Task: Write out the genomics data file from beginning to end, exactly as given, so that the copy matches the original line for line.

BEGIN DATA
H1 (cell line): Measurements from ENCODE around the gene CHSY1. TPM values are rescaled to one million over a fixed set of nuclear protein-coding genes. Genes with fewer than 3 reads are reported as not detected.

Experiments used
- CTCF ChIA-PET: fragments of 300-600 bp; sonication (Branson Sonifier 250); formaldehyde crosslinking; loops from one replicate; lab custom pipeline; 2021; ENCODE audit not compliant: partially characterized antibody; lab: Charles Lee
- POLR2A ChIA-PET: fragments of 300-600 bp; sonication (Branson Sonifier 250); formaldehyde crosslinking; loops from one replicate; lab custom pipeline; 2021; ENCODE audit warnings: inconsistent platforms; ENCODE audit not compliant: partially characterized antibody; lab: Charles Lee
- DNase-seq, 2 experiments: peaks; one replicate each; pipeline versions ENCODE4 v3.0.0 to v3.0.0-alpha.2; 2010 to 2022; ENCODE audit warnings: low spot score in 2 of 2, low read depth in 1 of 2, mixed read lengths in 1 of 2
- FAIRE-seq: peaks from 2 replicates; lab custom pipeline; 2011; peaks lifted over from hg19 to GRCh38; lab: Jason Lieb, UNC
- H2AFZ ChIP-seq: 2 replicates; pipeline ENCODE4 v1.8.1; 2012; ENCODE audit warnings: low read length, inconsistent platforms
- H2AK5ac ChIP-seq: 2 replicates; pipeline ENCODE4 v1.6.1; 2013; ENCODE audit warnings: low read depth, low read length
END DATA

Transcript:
H1 (cell line): Measurements from ENCODE around the gene CHSY1. TPM values are rescaled to one million over a fixed set of nuclear protein-coding genes. Genes with fewer than 3 reads are reported as not detected.

Experiments used
- CTCF ChIA-PET: fragments of 300-600 bp; sonication (Branson Sonifier 250); formaldehyde crosslinking; loops from one replicate; lab custom pipeline; 2021; ENCODE audit not compliant: partially characterized antibody; lab: Charles Lee
- POLR2A ChIA-PET: fragments of 300-600 bp; sonication (Branson Sonifier 250); formaldehyde crosslinking; loops from one replicate; lab custom pipeline; 2021; ENCODE audit warnings: inconsistent platforms; ENCODE audit not compliant: partially characterized antibody; lab: Charles Lee
- DNase-seq, 2 experiments: peaks; one replicate each; pipeline versions ENCODE4 v3.0.0 to v3.0.0-alpha.2; 2010 to 2022; ENCODE audit warnings: low spot score in 2 of 2, low read depth in 1 of 2, mixed read lengths in 1 of 2
- FAIRE-seq: peaks from 2 replicates; lab custom pipeline; 2011; peaks lifted over from hg19 to GRCh38; lab: Jason Lieb, UNC
- H2AFZ ChIP-seq: 2 replicates; pipeline ENCODE4 v1.8.1; 2012; ENCODE audit warnings: low read length, inconsistent platforms
- H2AK5ac ChIP-seq: 2 replicates; pipeline ENCODE4 v1.6.1; 2013; ENCODE audit warnings: low read depth, low read length